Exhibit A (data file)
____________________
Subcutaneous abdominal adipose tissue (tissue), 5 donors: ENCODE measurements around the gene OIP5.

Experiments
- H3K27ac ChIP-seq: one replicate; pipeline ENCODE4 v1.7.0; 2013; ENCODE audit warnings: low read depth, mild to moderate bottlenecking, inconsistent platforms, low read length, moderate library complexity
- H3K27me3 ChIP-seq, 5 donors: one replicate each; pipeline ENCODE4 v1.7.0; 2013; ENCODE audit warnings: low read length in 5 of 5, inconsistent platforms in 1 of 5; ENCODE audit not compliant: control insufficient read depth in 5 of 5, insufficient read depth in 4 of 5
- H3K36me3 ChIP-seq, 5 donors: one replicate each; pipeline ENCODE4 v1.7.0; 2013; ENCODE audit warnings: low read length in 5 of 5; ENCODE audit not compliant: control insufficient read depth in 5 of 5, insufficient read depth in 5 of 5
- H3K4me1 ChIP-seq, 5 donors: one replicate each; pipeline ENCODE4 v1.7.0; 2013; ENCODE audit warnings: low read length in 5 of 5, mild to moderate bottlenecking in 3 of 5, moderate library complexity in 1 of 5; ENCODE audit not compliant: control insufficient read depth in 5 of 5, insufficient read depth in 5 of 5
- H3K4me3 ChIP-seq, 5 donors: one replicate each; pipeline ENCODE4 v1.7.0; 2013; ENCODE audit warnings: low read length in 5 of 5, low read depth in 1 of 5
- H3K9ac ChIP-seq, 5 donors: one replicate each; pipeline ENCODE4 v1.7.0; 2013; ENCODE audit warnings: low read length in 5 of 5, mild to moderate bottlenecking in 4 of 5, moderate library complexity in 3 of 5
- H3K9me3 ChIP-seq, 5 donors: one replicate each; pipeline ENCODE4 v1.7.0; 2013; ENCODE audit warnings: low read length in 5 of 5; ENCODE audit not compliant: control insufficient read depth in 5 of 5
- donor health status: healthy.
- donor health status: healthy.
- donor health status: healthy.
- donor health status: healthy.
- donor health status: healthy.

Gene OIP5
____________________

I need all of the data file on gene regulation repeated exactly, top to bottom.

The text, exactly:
Subcutaneous abdominal adipose tissue (tissue), 5 donors: ENCODE measurements around the gene OIP5.

Experiments
- H3K27ac ChIP-seq: one replicate; pipeline ENCODE4 v1.7.0; 2013; ENCODE audit warnings: low read depth, mild to moderate bottlenecking, inconsistent platforms, low read length, moderate library complexity
- H3K27me3 ChIP-seq, 5 donors: one replicate each; pipeline ENCODE4 v1.7.0; 2013; ENCODE audit warnings: low read length in 5 of 5, inconsistent platforms in 1 of 5; ENCODE audit not compliant: control insufficient read depth in 5 of 5, insufficient read depth in 4 of 5
- H3K36me3 ChIP-seq, 5 donors: one replicate each; pipeline ENCODE4 v1.7.0; 2013; ENCODE audit warnings: low read length in 5 of 5; ENCODE audit not compliant: control insufficient read depth in 5 of 5, insufficient read depth in 5 of 5
- H3K4me1 ChIP-seq, 5 donors: one replicate each; pipeline ENCODE4 v1.7.0; 2013; ENCODE audit warnings: low read length in 5 of 5, mild to moderate bottlenecking in 3 of 5, moderate library complexity in 1 of 5; ENCODE audit not compliant: control insufficient read depth in 5 of 5, insufficient read depth in 5 of 5
- H3K4me3 ChIP-seq, 5 donors: one replicate each; pipeline ENCODE4 v1.7.0; 2013; ENCODE audit warnings: low read length in 5 of 5, low read depth in 1 of 5
- H3K9ac ChIP-seq, 5 donors: one replicate each; pipeline ENCODE4 v1.7.0; 2013; ENCODE audit warnings: low read length in 5 of 5, mild to moderate bottlenecking in 4 of 5, moderate library complexity in 3 of 5
- H3K9me3 ChIP-seq, 5 donors: one replicate each; pipeline ENCODE4 v1.7.0; 2013; ENCODE audit warnings: low read length in 5 of 5; ENCODE audit not compliant: control insufficient read depth in 5 of 5
- donor health status: healthy.
- donor health status: healthy.
- donor health status: healthy.
- donor health status: healthy.
- donor health status: healthy.

Gene OIP5